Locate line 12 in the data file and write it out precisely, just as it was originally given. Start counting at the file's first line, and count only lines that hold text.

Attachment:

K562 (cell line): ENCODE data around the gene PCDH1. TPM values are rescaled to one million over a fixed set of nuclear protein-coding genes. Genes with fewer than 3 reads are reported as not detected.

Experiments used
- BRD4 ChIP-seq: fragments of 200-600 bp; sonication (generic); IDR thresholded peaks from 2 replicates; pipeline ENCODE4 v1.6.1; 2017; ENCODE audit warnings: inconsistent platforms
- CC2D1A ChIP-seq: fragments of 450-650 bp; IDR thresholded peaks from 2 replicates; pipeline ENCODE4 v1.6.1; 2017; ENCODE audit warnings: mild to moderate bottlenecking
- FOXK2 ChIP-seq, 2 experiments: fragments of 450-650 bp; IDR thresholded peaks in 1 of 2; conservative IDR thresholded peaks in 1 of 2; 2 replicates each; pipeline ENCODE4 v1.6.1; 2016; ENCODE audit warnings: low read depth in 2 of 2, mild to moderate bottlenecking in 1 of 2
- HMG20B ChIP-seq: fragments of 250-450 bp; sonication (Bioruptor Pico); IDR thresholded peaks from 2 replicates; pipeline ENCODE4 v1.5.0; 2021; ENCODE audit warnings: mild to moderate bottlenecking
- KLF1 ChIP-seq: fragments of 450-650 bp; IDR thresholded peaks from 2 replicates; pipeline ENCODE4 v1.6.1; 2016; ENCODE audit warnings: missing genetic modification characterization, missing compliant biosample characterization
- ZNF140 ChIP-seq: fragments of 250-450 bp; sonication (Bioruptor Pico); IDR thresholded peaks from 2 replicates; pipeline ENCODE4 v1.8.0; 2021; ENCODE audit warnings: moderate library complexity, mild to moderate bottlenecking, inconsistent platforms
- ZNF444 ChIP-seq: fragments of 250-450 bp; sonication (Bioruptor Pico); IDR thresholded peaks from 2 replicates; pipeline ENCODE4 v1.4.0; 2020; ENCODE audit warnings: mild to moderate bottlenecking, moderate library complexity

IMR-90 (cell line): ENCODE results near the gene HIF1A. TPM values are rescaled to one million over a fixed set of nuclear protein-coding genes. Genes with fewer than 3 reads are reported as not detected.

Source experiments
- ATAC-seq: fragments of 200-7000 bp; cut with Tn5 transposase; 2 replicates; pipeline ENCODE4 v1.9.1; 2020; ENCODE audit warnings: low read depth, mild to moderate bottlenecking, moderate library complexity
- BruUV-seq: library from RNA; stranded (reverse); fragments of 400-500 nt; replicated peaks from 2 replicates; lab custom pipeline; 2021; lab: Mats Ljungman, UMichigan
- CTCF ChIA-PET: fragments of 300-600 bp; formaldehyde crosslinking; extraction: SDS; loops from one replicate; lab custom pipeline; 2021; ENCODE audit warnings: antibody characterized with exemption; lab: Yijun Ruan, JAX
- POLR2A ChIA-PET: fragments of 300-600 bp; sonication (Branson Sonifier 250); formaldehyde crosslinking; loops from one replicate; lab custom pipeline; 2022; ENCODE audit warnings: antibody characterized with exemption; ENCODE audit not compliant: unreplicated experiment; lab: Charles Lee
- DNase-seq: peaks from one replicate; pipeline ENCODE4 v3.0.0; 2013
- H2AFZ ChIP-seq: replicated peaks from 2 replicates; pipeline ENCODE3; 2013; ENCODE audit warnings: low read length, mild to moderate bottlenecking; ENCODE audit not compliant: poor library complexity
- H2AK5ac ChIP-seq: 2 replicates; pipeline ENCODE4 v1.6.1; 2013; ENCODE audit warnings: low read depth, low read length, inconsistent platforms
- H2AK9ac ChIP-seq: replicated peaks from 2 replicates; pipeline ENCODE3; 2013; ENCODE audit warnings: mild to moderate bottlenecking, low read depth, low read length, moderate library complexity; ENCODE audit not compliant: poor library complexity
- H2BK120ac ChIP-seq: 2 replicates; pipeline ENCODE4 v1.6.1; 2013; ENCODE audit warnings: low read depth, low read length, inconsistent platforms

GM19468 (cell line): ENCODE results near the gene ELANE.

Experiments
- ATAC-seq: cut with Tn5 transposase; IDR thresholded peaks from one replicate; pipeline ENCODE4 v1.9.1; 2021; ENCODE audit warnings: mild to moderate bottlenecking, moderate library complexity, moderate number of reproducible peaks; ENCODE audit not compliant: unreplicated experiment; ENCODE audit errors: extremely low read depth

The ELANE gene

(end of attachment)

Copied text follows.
- ATAC-seq: fragments of 200-7000 bp; cut with Tn5 transposase; 2 replicates; pipeline ENCODE4 v1.9.1; 2020; ENCODE audit warnings: low read depth, mild to moderate bottlenecking, moderate library complexity